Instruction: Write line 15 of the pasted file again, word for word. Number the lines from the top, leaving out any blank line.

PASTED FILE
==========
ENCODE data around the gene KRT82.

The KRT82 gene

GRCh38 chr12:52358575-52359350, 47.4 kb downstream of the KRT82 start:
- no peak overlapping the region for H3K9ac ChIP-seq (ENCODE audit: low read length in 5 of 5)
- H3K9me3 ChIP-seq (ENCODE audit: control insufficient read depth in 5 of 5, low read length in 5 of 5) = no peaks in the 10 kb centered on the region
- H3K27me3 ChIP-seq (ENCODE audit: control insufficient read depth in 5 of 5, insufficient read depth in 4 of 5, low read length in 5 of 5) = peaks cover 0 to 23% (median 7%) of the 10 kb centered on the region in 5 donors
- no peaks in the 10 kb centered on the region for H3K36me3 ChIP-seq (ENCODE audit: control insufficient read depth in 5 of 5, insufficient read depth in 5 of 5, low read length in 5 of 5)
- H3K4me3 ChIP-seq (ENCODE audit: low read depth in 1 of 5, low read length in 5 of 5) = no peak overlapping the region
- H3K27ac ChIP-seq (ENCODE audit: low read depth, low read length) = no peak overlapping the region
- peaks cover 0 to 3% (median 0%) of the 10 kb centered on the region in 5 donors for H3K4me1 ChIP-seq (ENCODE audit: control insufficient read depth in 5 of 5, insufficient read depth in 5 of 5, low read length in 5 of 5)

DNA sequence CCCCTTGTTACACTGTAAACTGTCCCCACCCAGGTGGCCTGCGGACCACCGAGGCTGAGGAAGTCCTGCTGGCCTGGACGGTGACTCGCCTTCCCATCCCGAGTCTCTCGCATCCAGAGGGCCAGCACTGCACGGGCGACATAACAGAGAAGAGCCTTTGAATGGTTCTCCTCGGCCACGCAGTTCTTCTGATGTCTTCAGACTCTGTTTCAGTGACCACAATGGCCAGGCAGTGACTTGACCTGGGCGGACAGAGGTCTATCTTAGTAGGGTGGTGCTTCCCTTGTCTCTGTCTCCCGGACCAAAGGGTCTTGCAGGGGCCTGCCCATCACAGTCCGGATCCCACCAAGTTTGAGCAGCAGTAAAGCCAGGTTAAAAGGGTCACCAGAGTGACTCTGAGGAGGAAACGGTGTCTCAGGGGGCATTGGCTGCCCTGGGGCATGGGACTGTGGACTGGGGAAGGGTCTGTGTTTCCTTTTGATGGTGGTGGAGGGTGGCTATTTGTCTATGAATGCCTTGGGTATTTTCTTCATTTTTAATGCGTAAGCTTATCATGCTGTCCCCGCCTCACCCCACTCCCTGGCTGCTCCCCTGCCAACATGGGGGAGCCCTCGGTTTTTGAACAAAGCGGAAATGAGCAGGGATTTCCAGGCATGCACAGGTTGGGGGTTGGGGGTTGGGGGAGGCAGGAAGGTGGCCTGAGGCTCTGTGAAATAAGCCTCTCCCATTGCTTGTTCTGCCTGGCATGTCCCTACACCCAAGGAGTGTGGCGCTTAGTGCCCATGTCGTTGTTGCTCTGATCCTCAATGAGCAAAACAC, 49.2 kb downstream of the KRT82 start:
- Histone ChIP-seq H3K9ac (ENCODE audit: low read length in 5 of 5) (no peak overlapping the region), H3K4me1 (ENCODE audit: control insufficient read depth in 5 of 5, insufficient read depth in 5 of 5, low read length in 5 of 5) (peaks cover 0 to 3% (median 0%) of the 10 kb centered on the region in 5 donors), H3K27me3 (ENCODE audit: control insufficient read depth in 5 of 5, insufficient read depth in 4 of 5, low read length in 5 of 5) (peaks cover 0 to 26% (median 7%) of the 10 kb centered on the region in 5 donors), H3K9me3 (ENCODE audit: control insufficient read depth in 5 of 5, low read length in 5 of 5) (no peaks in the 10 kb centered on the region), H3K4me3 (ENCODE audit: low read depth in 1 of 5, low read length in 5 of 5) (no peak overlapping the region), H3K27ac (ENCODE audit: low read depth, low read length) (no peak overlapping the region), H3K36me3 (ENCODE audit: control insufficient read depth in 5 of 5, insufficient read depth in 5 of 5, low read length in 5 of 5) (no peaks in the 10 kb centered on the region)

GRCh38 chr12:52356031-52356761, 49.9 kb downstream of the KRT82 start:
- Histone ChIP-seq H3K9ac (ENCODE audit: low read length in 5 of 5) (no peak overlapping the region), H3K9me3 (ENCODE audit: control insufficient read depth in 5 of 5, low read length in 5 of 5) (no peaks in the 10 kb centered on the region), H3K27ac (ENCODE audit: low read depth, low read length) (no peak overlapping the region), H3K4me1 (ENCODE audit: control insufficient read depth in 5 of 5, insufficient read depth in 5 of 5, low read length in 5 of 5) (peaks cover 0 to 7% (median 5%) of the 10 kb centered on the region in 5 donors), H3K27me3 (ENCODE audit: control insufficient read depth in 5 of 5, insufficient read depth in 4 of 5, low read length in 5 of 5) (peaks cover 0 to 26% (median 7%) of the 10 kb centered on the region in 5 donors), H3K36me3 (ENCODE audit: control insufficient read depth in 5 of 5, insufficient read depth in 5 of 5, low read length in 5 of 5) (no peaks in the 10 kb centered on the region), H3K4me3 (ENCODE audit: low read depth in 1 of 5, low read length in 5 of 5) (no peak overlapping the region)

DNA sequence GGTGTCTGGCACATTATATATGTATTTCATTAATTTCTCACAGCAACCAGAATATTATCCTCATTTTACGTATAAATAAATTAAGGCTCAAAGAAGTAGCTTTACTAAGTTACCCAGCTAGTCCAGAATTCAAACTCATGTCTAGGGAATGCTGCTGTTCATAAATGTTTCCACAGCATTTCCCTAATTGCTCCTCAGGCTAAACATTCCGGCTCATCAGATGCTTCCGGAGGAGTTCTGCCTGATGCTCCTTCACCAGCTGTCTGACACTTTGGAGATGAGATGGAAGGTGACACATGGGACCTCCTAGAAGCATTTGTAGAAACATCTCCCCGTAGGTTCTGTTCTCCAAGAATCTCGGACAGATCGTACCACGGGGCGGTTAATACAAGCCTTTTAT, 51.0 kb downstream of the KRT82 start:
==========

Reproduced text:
DNA sequence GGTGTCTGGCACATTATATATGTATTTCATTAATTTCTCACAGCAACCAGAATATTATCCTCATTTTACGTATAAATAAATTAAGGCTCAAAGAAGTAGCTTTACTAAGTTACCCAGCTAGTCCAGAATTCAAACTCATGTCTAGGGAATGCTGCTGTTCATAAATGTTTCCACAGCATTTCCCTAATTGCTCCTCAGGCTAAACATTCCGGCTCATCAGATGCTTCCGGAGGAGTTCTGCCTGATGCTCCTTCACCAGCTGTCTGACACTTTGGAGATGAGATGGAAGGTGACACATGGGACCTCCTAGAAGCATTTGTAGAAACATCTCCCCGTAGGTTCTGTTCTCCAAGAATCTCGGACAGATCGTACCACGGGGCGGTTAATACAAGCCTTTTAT, 51.0 kb downstream of the KRT82 start: